Succulent offsets aka chicks or pups are little mini-me of a plant. They usually grow at the base of a mother plant (sometimes from other parts too) and are referred to as chicks or pups because they start out by hiding under mum, just like baby animals would. A succulent grows offsets as a means of spreading.
At our small nursery, we collect many thousands of chicks every year to propagate plants. Some succulents are extremely prolific with their chicks and can produce dozens every year. Some, usually the more rare plants grow 2 or 3 and some succulents, mostly hybrid echeverias, grow as solitary rosettes and never produce chicks.
Although propagating succulents by offsets/ chicks/ pups is quite easy, there are a few tricks that will help ensure success.
The majority of succulents grow during the warmer months. However, there are some like Sempervivums (not all Sempervivums) or Aeoniums (all Aeoniums) that grow in the colder months and stay dormant in summer. It makes sense to propagate offsets when the whole plant, including the chicks, is in growing mode.
If the timing is right, the offsets will root within a couple of weeks and start growing immediately after. In my opinion and experience, the absolute best time to propagate is mid-spring. Almost all succulents are racing ahead with growth. It is still relatively cool, and there’s very little chance of the sun burning the vulnerable offsets. In cold climate countries, it is best to wait until the danger of frosts has passed.
If a plant is propagated while dormant, it may still grow roots, though it will take a very long time before it is properly established. There is also a risk of succulent offsets rotting or dying if propagated out of the growing season.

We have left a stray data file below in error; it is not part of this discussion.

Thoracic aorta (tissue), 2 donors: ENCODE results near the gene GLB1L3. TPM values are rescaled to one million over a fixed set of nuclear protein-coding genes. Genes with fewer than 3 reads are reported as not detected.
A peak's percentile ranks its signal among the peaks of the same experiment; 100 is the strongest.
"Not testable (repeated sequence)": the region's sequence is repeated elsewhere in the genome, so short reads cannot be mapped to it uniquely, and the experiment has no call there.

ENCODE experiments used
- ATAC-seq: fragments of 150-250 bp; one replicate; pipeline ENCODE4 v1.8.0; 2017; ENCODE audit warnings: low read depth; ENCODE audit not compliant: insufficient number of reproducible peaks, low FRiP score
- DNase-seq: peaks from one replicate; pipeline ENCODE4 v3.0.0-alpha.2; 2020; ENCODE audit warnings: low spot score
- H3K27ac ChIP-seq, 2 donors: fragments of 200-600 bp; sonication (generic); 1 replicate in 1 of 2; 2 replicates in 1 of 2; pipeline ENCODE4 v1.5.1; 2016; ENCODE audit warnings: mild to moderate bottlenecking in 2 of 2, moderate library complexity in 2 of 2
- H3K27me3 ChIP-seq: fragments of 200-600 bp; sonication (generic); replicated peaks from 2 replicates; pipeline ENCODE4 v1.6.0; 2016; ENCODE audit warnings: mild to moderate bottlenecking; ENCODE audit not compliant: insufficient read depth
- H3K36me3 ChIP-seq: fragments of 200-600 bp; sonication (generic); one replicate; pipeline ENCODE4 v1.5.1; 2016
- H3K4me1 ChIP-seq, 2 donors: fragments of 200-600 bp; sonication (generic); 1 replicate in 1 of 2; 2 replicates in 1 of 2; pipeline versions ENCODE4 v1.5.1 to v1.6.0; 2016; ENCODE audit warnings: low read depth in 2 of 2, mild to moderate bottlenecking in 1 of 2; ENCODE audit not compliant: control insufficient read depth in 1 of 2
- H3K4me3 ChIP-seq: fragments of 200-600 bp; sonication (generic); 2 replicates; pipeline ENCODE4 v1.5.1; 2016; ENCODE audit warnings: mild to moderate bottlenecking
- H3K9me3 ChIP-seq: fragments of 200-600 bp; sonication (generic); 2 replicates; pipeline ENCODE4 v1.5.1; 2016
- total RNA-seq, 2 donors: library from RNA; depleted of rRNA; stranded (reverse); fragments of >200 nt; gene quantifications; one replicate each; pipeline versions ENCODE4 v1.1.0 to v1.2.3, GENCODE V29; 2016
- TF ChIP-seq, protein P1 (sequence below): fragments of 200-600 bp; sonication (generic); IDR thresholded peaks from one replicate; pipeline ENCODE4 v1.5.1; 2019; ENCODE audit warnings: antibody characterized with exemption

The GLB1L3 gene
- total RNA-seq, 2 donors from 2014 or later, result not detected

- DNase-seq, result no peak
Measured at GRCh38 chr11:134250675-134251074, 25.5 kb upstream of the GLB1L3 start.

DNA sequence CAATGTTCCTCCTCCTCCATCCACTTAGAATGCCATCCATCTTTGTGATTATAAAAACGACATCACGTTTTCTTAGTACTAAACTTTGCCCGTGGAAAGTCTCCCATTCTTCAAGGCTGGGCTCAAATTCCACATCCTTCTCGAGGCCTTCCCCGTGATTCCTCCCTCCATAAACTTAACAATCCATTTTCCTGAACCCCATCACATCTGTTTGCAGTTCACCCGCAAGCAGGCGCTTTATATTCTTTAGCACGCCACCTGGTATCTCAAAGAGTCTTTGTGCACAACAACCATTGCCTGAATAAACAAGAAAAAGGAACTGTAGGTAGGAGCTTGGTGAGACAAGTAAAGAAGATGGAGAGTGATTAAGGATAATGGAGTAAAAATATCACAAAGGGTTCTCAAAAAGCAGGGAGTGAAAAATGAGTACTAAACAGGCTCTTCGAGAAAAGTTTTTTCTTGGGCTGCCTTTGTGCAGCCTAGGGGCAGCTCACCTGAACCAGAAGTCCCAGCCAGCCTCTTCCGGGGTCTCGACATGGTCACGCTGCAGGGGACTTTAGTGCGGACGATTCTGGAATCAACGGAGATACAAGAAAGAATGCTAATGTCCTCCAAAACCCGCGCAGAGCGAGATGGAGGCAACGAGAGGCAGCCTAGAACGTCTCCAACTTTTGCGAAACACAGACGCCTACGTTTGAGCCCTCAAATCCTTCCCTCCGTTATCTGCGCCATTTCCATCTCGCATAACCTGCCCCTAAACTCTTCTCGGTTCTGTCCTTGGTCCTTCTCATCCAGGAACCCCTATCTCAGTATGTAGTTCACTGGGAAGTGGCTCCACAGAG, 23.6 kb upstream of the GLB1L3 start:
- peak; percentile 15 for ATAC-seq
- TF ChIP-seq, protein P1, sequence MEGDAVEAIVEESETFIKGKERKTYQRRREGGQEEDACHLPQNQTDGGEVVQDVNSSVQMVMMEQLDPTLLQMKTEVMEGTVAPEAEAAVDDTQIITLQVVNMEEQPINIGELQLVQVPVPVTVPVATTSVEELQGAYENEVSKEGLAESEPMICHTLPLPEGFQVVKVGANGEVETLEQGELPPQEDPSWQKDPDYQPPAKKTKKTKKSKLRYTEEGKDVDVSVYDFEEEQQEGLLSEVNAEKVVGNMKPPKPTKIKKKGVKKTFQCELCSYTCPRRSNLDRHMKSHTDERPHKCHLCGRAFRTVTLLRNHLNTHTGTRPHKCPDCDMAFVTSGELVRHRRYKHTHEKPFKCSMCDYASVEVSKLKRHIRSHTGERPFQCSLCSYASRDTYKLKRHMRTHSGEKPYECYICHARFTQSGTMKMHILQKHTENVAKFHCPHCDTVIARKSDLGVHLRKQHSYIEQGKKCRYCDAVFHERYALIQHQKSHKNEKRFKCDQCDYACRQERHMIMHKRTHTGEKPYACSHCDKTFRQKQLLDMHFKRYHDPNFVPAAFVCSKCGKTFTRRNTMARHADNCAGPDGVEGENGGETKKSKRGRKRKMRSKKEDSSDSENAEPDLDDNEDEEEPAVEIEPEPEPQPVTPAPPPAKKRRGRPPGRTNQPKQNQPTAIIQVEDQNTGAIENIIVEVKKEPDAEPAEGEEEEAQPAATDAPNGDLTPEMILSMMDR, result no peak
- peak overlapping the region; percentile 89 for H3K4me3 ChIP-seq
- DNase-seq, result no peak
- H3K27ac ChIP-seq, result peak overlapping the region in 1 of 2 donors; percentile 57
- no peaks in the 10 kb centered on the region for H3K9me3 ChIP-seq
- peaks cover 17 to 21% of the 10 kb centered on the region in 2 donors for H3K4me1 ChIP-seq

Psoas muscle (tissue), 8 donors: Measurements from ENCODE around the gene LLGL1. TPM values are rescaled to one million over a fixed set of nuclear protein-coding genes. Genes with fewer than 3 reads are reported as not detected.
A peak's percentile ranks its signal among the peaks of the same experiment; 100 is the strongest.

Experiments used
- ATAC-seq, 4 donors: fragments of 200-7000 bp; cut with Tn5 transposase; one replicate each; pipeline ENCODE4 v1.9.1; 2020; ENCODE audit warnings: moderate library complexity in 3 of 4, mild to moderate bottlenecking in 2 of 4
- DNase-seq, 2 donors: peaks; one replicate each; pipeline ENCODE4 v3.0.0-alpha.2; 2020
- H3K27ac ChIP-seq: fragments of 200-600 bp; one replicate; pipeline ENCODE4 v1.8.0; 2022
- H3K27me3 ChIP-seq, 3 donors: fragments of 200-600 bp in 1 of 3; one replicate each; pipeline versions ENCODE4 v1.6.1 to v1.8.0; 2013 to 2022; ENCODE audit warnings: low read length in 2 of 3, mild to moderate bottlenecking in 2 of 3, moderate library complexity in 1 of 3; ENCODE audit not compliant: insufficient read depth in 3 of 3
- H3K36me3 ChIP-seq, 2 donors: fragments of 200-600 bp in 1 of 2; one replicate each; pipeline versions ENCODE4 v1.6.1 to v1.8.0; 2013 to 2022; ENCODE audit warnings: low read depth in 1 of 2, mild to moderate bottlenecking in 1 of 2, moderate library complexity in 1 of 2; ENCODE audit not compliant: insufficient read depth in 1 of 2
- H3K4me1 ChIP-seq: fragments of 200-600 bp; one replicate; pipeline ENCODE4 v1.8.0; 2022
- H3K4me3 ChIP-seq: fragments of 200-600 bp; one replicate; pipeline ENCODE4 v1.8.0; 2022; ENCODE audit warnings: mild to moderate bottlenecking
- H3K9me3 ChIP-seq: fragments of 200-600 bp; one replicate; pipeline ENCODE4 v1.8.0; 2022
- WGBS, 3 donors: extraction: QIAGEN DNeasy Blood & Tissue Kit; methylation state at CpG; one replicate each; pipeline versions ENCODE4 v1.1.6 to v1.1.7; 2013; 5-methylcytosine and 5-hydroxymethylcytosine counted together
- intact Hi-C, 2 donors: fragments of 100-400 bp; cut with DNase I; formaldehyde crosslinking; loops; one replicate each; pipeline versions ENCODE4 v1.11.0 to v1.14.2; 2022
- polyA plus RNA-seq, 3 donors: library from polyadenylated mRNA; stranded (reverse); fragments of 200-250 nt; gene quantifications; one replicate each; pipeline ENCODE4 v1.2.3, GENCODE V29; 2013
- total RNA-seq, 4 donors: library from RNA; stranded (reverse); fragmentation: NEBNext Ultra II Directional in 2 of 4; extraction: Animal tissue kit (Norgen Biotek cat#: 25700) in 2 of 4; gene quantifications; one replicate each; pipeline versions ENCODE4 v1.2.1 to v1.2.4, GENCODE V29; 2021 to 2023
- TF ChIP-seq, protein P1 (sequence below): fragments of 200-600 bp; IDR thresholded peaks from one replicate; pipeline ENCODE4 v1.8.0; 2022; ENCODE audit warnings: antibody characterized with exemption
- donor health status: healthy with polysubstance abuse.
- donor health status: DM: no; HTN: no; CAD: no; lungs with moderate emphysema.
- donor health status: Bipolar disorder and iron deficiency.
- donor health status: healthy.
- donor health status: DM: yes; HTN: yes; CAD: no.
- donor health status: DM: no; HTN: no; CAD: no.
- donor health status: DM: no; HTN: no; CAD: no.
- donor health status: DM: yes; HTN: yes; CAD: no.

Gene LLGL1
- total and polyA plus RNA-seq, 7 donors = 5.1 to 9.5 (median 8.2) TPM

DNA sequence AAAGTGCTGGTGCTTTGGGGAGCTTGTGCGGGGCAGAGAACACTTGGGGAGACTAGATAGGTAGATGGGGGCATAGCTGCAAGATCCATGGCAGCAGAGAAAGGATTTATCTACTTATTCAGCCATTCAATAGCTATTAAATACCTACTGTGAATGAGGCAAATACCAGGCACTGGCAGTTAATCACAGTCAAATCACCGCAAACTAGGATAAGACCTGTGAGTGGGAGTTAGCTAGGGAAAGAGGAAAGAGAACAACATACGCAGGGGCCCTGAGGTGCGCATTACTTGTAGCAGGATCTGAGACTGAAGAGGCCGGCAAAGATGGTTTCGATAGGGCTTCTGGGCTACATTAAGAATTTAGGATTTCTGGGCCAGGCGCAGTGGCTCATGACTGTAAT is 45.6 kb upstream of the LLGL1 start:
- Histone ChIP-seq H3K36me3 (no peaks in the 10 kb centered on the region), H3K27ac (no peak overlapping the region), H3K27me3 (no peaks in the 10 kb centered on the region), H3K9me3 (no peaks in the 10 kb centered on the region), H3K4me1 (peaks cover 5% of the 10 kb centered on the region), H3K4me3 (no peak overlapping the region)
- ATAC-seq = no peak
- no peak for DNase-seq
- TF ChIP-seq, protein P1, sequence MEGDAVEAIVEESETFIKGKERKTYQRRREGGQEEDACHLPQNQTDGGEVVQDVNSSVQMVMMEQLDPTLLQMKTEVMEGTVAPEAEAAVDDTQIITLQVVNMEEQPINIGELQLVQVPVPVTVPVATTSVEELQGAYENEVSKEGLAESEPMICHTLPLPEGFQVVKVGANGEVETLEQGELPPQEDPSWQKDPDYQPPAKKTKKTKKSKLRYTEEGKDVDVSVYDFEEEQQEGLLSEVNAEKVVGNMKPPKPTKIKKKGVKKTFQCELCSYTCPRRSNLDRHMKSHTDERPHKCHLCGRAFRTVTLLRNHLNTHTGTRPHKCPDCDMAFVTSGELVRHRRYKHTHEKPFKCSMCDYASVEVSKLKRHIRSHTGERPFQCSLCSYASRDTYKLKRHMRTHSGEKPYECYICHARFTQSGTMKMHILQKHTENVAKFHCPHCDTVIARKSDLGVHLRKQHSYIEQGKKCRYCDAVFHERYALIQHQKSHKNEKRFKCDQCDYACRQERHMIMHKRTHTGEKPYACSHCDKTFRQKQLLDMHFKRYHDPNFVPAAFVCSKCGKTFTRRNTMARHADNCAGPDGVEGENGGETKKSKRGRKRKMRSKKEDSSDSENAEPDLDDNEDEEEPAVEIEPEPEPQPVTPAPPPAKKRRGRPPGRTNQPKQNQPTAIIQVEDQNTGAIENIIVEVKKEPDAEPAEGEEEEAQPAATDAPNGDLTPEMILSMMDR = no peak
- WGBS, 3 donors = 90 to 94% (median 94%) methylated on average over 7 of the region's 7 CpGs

This can be a bit subjective as some succulents do not grow very big, but a good rule is that there should be a long enough stalk and at least a few rows of leaves. Bigger the offset, easier it is to take off and propagate. Tiny plants are much more vulnerable to rotting or burning. Also, and this is quite a big thing, if there is not enough stalk to cut through, the offset will not easily pull off and can break too high, causing it to fall apart. This will completely destroy any pup, and you will end up with just a bunch of leaves that will not be good propagating.
Another bonus of being patient is that bigger offsets are likely to grow roots while they are still attached to the mother plants, which will make propagation even easier. To help the mother plant grow the offsets bigger faster, re-pot into a larger pot. More root space = bigger plants, including offsets.
At the nursery, we first collect our offsets and let them dry off in a shaded spot for a day. This will dry any wounds and minimize the chances of infections and rotting. After drying, the pups are then planted in pots or trays with drainage holes, in a succulent potting mix. A variety of mediums can be used at this stage, including seed raising mix or coarse sand, perlite and even peat pellets. Peat pellets should only be used if you have a greenhouse where the watering can be controlled as they can become too soggy for some succulents. Coarse sand is not ordinary sand (never use ordinary sand with succulents) and is almost like small rocks. This is a fantastic medium for plants that are a little touchy with wet feet. Perlite is also a very good medium and can be pretty much used with any succulent offset.
After your choice of medium is in the pot, make a small hole in the middle and insert the stalk. If the stalk is tiny, a little dip will nestle the plant in nicely.